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Last Best Hope of Earth

A Blog Covering US History and Politics

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Lewis Cass

The Lecompton Constitution

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Constitution Hall in Lecompton, Kansas.

Following the violence in Kansas known as Bleeding Kansas, there was a question of whether the territory would be admitted as a free state or slave state. After taking office in 1857, President James Buchanan appointed Robert J. Walker of Pennsylvania to be governor of Kansas. Governor Walker wrote a letter to President Buchanan, stating “that the actual bona fide residents of the territory of Kansas, by a fair and regular vote, unaffected by fraud or violence, must be permitted, in adopting their State Constitution, to decide for themselves what shall be their social institutions.” Walker to Buchanan, March 26, 1857, in Kansas State Historical Society Transactions, V (1891-1896), 290 (italics in original). Even with such a pronouncement regarding the nature of an election, no one knew how Kansans would vote on the issue of slavery or how soon Kansas would become a state. Continue reading “The Lecompton Constitution”

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The Election of 1852

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President Franklin Pierce. By: George P.A. Healy.

With the first term of Millard Fillmore’s presidency winding down in 1852, the Democrats felt a sense of momentum that they could reclaim the White House. In the midterm elections of 1850, the Democrats secured 140 of the 233 seats in the House of Representatives, eclipsing the Whig Party. See David Potter, The Impending Crisis: America Before the Civil War, 1848-1861, 141.

Continue reading “The Election of 1852”

A Deadlocked and Destructive Congress

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The United States Capitol in 1848. Unknown Photographer, credit Library of Congress.

During President James Polk’s administration, Congress grappled with resolving sectional tension arising out of whether slavery would be extended to newly acquired land from Mexico as well as the Oregon territory. Congress did not resolve that sectional tension but exacerbated it in what may have been one of the most deadlocked and destructive Congresses in American history. Continue reading “A Deadlocked and Destructive Congress”

The Theories of Slavery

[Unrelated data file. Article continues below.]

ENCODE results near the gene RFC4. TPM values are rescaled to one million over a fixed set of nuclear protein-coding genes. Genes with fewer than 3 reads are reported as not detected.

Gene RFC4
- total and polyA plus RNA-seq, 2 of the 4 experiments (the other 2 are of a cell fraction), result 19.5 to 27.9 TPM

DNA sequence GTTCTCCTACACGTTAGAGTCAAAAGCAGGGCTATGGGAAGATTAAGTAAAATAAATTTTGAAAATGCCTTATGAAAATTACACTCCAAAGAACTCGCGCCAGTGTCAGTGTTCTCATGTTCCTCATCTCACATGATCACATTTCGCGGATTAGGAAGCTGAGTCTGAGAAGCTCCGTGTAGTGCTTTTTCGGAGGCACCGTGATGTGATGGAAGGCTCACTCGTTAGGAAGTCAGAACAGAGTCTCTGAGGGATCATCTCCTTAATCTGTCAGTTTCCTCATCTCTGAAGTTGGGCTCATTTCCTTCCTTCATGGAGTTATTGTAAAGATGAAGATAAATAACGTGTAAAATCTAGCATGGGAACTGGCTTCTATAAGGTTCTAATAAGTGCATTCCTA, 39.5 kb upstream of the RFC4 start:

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Trout Fishing in Sullivan County, New York. By: Henry Inman.

In the 15 years leading up to the Civil War, a wide variety of theories emerged for how the federal government should deal with slavery expanding, or not expanding, into the territories acquired by the United States.

Continue reading “The Theories of Slavery”

Election of 1848: Whig Victory

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The White House in 1848. Credit: Library of Congress.

On November 7, 1848, Americans went to the polls to choose between Martin Van Buren, Zachary Taylor, and Lewis Cass.

Continue reading “Election of 1848: Whig Victory”

Election of 1848: The Candidates

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The Whig Ticket for President, Zachary Taylor, and Vice President, Millard Fillmore.

The Election of 1848 was bound to be unique, as President James Polk had made clear that he would serve only one term as president. With that, the Whigs and the Democrats had to put forth candidates that could meet the parties’ respective goals of reversing President Polk’s policies (the Whigs) and expanding on President Polk’s policies (the Democrats).

Continue reading “Election of 1848: The Candidates”

Election of 1844: The Conventions

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James Knox Polk. By: George P.A. Healy.

The Election of 1844 was one of the most momentous in American history.

Continue reading “Election of 1844: The Conventions”

The Extermination of Native Americans

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Trail of Tears. By: Max D. Stanley.

Under President Andrew Jackson, and his successor President Martin Van Buren, there was mass removal of Native Americans westward across America.

Continue reading “The Extermination of Native Americans”

The Aftermath of Jackson’s Bank Policies

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Illustration of the Second Bank of the United States.

In the aftermath of President Andrew Jackson’s destroying the Second Bank of the United States, there were ramifications throughout the country, from top to bottom.

Continue reading “The Aftermath of Jackson’s Bank Policies”

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